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Setup Apache to Serve Ghost Blogs

I recently got a request to write a tutorial on how to set up a pre-existing Ghost blog to be served by Apache (the master web server) under the root domain. To add a twist, I will also show how to use Apache as a caching server for the static content of Ghost.

For this tutorial I assume the use of Apache 2.2 running on Ubuntu 12.04 LTS. I also assume a basic knowledge of Ubuntu and Apache. Let's start!

Lets start of with a clean slate. I personally make sure all my packages are updated and current. Good practice and can prevent issues in the future.

sudo apt-get update
sudo apt-get upgrade
sudo apt-get autoremove

Now we are going to need to activate some Apache modules. These should be install (not enabled) by default.

# Enable to mods if not already enabled
# We use a2enmod as the modern way to enable mods (as opposed to creating symlinks)
sudo a2enmod cache disk_cache rewrite proxy proxy_balancer proxy_http

# Restart apache after any mod changes
sudo service apache2 restart 

The mod cache provides the basic framework for any type of caching and does very little on its own. I enabled disk_cache to provide local caching on the disk (we could instead use mem_cache for RAM caching, although I do not recommend this). The mods proxy and proxy_balancer provide the ability to route or proxy requests from Apache to Ghost (Node.js). The mod rewrite will help us streamline the use of proxy and proxy_balancer.

Now lets find what ports Ghost is using. I would use this command if I wasn't sure what port to check.

sudo netstat -tlpn | grep node

For me this returns two programs that use Node.js:

# netstat -tlpn | grep node
tcp  0  0*  LISTEN  1275/node
tcp  0  0*  LISTEN  1252/node

The default port for production Ghost is 2368 so the first one looks correct. I personally know that port 6633 is from my Simple::Whois server. When we proxy request in apache we will direct the requests to port 2368 on the interface (or localhost).

Lets get configuring Apache. Now there are many ways to do this. I personally like to keep a list of virtual hosts in one file. Although this is against industry standards, I find this approach prevents my renoun forgetfulness.

If this file does not already exist, lets create a vhost.conf file.

cd /etc/apache2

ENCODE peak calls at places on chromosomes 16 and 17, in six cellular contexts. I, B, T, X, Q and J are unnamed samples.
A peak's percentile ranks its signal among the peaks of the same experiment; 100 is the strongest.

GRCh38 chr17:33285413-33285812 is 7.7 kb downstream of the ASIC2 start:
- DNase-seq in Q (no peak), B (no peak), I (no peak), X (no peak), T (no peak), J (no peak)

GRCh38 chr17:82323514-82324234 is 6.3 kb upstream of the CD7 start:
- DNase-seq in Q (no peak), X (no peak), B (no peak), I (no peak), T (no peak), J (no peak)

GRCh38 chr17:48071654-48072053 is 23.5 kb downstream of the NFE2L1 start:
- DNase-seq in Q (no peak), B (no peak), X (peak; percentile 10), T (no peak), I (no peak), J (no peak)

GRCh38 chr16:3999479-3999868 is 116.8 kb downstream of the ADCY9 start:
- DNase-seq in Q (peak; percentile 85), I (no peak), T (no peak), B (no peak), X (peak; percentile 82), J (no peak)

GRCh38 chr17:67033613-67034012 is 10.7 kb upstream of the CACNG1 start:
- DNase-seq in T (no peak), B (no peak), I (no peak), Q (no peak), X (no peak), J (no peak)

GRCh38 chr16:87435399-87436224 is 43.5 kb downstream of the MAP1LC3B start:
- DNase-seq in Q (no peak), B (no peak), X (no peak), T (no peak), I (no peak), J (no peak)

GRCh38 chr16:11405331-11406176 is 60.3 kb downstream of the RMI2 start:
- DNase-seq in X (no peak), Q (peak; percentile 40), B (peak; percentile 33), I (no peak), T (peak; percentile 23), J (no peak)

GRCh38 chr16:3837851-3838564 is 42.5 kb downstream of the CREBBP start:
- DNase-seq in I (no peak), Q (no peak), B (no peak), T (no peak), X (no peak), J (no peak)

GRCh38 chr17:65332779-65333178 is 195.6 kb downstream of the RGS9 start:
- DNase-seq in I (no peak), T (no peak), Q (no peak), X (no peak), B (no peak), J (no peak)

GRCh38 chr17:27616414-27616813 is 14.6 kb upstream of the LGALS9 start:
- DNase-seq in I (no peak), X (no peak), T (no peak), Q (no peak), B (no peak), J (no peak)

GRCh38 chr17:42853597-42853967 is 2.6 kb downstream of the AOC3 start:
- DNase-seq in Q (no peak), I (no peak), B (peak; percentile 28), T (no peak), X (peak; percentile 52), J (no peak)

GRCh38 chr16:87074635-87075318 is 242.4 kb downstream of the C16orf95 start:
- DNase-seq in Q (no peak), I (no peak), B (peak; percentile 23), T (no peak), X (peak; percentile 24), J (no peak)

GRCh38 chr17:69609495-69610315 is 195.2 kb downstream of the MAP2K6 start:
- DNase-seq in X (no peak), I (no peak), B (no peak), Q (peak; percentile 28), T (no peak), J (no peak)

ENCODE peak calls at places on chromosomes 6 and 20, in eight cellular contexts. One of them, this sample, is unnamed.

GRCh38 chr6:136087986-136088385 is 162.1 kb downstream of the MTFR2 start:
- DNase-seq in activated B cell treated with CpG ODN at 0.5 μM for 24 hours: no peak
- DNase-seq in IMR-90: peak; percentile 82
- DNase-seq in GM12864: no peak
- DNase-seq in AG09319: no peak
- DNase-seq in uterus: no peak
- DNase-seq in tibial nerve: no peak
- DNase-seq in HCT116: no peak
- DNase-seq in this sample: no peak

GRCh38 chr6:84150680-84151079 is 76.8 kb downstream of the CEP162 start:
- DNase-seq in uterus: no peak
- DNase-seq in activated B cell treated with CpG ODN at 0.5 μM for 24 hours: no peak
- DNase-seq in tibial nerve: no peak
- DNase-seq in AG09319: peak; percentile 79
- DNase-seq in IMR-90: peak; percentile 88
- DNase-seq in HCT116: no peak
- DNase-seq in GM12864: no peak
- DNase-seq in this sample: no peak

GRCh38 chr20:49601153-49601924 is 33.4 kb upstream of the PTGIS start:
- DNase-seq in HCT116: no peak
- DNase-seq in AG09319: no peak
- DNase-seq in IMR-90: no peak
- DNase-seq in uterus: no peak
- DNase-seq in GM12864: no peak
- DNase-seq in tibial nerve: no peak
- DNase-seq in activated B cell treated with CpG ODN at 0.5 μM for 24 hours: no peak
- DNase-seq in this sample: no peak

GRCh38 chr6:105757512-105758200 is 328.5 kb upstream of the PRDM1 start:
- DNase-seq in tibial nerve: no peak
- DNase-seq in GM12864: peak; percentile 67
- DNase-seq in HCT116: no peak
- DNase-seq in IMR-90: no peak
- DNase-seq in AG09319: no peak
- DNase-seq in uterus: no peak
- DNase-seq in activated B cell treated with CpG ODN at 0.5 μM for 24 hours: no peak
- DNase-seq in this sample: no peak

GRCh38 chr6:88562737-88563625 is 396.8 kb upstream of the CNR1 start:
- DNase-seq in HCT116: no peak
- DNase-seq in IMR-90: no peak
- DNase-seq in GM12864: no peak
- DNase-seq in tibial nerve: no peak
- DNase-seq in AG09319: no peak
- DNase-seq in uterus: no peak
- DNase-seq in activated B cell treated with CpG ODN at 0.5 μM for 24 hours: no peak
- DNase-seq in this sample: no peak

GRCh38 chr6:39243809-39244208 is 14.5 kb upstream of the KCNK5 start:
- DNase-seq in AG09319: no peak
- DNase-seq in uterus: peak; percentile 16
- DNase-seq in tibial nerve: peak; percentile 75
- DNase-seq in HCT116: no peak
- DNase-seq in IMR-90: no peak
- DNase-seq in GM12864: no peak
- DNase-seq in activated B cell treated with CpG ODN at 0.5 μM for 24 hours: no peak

sudo touch vhosts.conf # We like touching files
nano vhosts.conf # or your favorite text editor (you vi guys...)

Copy and paste the following, I'll explain it next.

<VirtualHost *:80>

	DocumentRoot 		/var/www/ghost/public

	RewriteEngine 		on
	RewriteRule 		^/(.*)$ balancer://upstream%{REQUEST_URI} [P,QSA,L]

	<Proxy balancer://upstream>


CacheRoot				/var/www/cache
CacheEnable			  disk	 /

In Apache we use VirtualHost for each "virtual server". This allows one Apache server to serve multiple domains at the same time. For simplicity we will create a virtual server for our Ghost blog.

The ServerName directive should be set to your domain. In my case my domain is I provide aliasing of the common www subdomain with ServerAlias. These should be changed.

DocumentRoot should be set to some public directly. In my Ghost installation folder (/var/www/ghost) I have a folder called public - containing non-ghost files (e.g. robots.txt, sitemap.xml, etc.). Set this to a good location. Wherever Ghost is install is recommended.

RewriteEngine enables direct rewriting of the request URL. This allows us to use RewriteCond and RewriteRule. This is where Apache gets tricky and these lines are commonly "copy and pasted". These two lines basically redirect (or rewrite) requests that do not exist in the /ghost/public to our proxy server. You should not need to change this. I would take a look at the official documentation for more info.

The Proxy directive specifies a list of services to proxy too. We only have one server (ghost). We add that here. If Ghost's port is different, this is the place to assert that. More info can be found here.

For disk caching we need to specify a local location for the cache (CacheRoot). I personally use /var/www/cache. CacheEnable enables disk caching for any address that starts with / - basically any and all requests. I will use /var/www/cache for this tutorial.

After we have this we need to tell Apache there is a unorthodox configuration file.

cd /etc/apache2
# Open Apache's main config. 
nano apache2.conf

And add the following lines:

# Virtual hosts
Include /etc/apache2/vhosts.conf

To make sure that Apache can cache to the folder we gave, we should create it and set the correct permissions.

sudo mkdir /var/www/cache

# I assume the Apache is using the default user "www-data"
sudo chown www-data:www-data /var/www/cache

We should be all good. Let's restart and test out configuration.

sudo service apache2 restart

Done! Lets take a look and see if Apache is working correctly. Goto your domain listed in the vhost.conf file on the default port 80.

Update: Forgot the mod_proxy_http to provide mod_proxy_balancer support for HTTP. Thanks Jon!